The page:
Springer Nature is making SARS-CoV-2 and COVID-19 research free. View research | View latest news | Sign up for updates

Cardiovascular correlates of maximal oxygen consumption rates in anuran amphibians


  1. 1.

    Maximal oxygen consumption rates (\(\dot V_{{\text{O}}_{\text{2}} } \) max; units, ml/g·h) were determined for four species of amphibians representing four families with habitat preferences varying from aquatic to terrestrial. Measured\(\dot V_{{\text{O}}_{\text{2}} } \) max were:Xenopus laevis (aquatic), 1.33±0.16;Rana pipiens (semi-terrestrial), 0.54±0.10;Bufo cognatus (terrestrial), 1.91±0.26; andScaphiopus couchii (terrestrial), 1.91±0.26.

  2. 2.

    In order to assess possible cardiovascular bases for these interspecific differences, heart rate increments (differences between resting and active heart rates) and ventricle weights were measured to evaluate differential cardiac outputs. In order to assess possible differential blood oxygen capacities, hematocrits and hemoglobin concentrations were measured. Blood volumes were determined to assess total blood oxygen storage capacities.

  3. 3.

    Ventricle weights were statisticaly significantly different (p<0.01) between all species,B. cognatus>S. couchii>X. laevis>R. pipiens. These differences were closely positively correlated with the maximal metabolic rates of the species (Fig. 3a).

  4. 4.

    There were no differences in heart rate increments between the four species (Fig. 2).

  5. 5.

    Blood oxygen capacities were directly correlated with hemoglobin concentrations (Fig. 1). There were no interspecific differences in the amounts of oxygen bound per gram of hemoglobin (1.3 ml O2/g Hb). Blood oxygen capacities were significantly different in the following sequence;X. laevis >S. couchii andB. cognatus>R. pipiens.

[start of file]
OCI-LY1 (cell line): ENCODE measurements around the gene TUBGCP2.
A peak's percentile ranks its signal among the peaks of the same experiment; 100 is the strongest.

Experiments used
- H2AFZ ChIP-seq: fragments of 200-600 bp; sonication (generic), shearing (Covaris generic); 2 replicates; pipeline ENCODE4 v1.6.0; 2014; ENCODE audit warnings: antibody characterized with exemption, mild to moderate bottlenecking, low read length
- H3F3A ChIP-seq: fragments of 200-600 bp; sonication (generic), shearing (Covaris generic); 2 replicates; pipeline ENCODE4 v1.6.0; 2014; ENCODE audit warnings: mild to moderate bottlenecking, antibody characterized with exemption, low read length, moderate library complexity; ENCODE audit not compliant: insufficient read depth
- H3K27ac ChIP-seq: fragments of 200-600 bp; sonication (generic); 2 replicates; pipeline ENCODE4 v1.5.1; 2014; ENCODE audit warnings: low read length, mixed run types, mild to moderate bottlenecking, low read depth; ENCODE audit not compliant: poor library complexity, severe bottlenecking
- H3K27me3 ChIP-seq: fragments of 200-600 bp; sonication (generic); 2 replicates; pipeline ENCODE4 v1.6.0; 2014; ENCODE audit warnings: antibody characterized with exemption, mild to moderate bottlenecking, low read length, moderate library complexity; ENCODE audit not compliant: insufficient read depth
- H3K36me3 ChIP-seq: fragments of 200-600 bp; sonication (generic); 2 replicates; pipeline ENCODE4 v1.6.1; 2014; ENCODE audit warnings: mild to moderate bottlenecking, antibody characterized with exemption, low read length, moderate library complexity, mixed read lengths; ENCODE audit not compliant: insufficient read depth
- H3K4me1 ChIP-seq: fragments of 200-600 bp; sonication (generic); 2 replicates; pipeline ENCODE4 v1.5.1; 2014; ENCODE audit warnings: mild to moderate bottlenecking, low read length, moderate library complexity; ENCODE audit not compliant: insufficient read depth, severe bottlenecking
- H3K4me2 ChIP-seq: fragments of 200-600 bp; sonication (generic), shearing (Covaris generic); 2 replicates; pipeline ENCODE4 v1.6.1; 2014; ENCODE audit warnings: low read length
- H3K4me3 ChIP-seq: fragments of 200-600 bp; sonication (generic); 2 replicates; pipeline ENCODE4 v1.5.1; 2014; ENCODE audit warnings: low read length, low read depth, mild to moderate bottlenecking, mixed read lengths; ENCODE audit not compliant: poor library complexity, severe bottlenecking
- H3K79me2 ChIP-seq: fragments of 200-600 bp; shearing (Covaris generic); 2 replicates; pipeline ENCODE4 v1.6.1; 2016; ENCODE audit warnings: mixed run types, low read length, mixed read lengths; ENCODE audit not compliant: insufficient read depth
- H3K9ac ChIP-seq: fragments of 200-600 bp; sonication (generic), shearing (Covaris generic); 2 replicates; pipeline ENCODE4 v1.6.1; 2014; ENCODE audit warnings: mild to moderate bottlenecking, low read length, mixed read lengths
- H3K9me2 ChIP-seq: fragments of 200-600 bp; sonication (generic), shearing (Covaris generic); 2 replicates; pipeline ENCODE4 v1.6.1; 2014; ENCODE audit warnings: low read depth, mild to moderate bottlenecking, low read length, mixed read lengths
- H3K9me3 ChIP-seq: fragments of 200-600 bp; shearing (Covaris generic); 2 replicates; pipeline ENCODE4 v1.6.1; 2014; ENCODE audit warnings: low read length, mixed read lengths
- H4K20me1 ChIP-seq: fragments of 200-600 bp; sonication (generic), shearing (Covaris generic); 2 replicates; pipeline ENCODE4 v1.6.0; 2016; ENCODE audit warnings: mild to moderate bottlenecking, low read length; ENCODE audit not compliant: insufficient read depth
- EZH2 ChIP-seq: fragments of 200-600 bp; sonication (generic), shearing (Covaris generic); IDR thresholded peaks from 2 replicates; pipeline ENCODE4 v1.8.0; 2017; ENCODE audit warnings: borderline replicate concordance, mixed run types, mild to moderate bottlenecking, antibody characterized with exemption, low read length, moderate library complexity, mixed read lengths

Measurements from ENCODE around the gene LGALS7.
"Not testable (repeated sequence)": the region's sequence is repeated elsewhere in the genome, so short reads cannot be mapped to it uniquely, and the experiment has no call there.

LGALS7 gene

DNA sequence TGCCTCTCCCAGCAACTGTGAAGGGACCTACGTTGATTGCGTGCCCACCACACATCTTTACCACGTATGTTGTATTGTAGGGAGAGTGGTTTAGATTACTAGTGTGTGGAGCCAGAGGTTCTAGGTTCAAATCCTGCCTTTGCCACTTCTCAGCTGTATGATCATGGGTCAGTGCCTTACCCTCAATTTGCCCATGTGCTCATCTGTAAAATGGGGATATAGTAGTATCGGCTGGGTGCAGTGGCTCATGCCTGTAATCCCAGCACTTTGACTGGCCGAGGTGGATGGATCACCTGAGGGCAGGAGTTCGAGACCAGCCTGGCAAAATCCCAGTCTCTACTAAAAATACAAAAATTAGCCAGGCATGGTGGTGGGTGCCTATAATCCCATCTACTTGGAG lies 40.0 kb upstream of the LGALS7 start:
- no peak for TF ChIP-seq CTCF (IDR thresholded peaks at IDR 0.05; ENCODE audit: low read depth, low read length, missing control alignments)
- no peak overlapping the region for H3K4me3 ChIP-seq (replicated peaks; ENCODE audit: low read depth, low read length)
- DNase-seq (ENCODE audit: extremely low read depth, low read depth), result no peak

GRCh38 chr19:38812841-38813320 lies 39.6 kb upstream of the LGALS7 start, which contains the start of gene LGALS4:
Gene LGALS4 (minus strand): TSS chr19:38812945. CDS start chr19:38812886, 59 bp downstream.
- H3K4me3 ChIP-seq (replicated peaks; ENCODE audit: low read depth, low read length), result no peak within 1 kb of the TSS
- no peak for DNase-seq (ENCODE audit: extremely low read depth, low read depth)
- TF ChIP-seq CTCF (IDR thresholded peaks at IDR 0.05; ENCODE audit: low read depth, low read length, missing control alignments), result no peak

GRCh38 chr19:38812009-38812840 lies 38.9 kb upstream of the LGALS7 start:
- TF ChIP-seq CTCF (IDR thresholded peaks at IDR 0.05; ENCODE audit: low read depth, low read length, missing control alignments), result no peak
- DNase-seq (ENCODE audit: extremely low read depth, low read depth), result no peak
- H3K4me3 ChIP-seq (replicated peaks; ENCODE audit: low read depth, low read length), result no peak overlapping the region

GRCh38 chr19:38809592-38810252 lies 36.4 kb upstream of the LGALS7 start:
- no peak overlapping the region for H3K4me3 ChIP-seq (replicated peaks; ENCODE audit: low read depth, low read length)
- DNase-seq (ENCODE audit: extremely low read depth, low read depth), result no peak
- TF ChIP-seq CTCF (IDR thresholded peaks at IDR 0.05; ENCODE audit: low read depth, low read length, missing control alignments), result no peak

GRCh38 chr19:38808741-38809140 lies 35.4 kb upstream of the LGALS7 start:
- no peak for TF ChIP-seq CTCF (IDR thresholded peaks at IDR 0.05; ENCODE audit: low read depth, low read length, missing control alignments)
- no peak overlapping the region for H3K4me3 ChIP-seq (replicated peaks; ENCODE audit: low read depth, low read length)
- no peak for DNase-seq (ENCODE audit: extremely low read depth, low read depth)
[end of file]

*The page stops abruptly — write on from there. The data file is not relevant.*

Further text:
6. 6.

    X. laevis had statistically significantly greater hematocrits than did the other three species.R. pipiens had significantly lower mean corpuscular hemoglobin concentrations.

  7. 7.

    Blood volumes were statistically significantly different between all species examined,S. couchii>B. cognatus>X. laevis>R. pipiens.

  8. 8.

    It is suggested that greater maximal oxygen consumption rates in anurans are correlated with 1) increased cardiac outputs based upon increased stroke volumes, 2) increased blood oxygen capacities due to either increased mean corpuscular hemoglobin concentration or increased hematocrit. Increased selective pressure for aerobic metabolism is also closely positively correlated with maximal blood oxygen storage capabilities.

This is a preview of subscription content, log in to check access.



mean corpuscular hemoglobin concentration


  1. Andersen, H.T.: Physiological adaptations in diving vertebrates. Physiol. Rev.46, 212–243 (1966)

  2. Astrand, P.O., Cuddy, T.E., Saltin, B., Stenberg J.: Cardiac output during submaximal and maximal work. J. appl. Physiol.19, 268–274 (1964)

  3. Becker, B., Rathscheck, W., Rathscheck, H., Muller, H.K., Schroeder, W.: Sauerstoffdruck, Sauerstoffverbrauch und Durchblutung in der Extremitätenmuskulatur des wachen Frosches. Pflügers Arch.321, 15–33 (1970)

  4. Bennett, A.F., Licht, P.: Relative contributions of anaerobic and aerobic energy production during activity in amphibia. J. comp. Physiol.87, 351–360 (1973)

  5. Czopek, J.: The vascularization of the respiratory surfaces of some Salientia. Zool. Polon.6, 101–134 (1953)